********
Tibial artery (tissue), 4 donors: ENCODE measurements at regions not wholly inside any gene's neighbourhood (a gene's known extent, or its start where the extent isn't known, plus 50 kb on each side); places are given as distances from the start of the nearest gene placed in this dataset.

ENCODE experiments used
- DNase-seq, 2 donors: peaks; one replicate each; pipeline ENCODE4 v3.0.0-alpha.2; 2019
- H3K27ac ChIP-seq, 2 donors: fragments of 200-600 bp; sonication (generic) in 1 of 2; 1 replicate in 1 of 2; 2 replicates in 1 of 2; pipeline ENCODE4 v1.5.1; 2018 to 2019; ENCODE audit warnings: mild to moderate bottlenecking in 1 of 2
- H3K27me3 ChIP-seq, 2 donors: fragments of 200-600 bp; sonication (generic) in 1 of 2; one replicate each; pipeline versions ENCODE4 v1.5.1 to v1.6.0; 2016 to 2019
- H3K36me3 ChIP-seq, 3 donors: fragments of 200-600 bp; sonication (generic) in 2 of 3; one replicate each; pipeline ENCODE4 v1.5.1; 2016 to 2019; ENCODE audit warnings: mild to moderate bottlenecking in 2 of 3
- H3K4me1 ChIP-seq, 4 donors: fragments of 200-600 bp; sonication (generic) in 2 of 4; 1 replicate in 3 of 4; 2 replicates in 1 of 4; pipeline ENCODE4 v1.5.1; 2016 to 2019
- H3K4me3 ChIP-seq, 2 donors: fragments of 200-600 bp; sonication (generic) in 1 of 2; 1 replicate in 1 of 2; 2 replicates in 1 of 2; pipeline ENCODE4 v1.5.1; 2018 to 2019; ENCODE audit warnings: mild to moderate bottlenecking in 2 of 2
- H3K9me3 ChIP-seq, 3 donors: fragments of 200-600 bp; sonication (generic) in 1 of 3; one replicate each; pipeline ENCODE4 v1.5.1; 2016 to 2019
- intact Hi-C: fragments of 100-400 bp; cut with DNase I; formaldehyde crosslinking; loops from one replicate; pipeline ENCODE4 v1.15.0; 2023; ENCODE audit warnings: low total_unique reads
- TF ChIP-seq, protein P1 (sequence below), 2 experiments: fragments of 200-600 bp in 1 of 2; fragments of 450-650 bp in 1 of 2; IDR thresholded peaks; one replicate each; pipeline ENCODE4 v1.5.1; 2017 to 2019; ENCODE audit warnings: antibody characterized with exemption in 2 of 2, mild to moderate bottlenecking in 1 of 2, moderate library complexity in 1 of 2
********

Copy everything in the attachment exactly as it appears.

Tibial artery (tissue), 4 donors: ENCODE measurements at regions not wholly inside any gene's neighbourhood (a gene's known extent, or its start where the extent isn't known, plus 50 kb on each side); places are given as distances from the start of the nearest gene placed in this dataset.

ENCODE experiments used
- DNase-seq, 2 donors: peaks; one replicate each; pipeline ENCODE4 v3.0.0-alpha.2; 2019
- H3K27ac ChIP-seq, 2 donors: fragments of 200-600 bp; sonication (generic) in 1 of 2; 1 replicate in 1 of 2; 2 replicates in 1 of 2; pipeline ENCODE4 v1.5.1; 2018 to 2019; ENCODE audit warnings: mild to moderate bottlenecking in 1 of 2
- H3K27me3 ChIP-seq, 2 donors: fragments of 200-600 bp; sonication (generic) in 1 of 2; one replicate each; pipeline versions ENCODE4 v1.5.1 to v1.6.0; 2016 to 2019
- H3K36me3 ChIP-seq, 3 donors: fragments of 200-600 bp; sonication (generic) in 2 of 3; one replicate each; pipeline ENCODE4 v1.5.1; 2016 to 2019; ENCODE audit warnings: mild to moderate bottlenecking in 2 of 3
- H3K4me1 ChIP-seq, 4 donors: fragments of 200-600 bp; sonication (generic) in 2 of 4; 1 replicate in 3 of 4; 2 replicates in 1 of 4; pipeline ENCODE4 v1.5.1; 2016 to 2019
- H3K4me3 ChIP-seq, 2 donors: fragments of 200-600 bp; sonication (generic) in 1 of 2; 1 replicate in 1 of 2; 2 replicates in 1 of 2; pipeline ENCODE4 v1.5.1; 2018 to 2019; ENCODE audit warnings: mild to moderate bottlenecking in 2 of 2
- H3K9me3 ChIP-seq, 3 donors: fragments of 200-600 bp; sonication (generic) in 1 of 3; one replicate each; pipeline ENCODE4 v1.5.1; 2016 to 2019
- intact Hi-C: fragments of 100-400 bp; cut with DNase I; formaldehyde crosslinking; loops from one replicate; pipeline ENCODE4 v1.15.0; 2023; ENCODE audit warnings: low total_unique reads
- TF ChIP-seq, protein P1 (sequence below), 2 experiments: fragments of 200-600 bp in 1 of 2; fragments of 450-650 bp in 1 of 2; IDR thresholded peaks; one replicate each; pipeline ENCODE4 v1.5.1; 2017 to 2019; ENCODE audit warnings: antibody characterized with exemption in 2 of 2, mild to moderate bottlenecking in 1 of 2, moderate library complexity in 1 of 2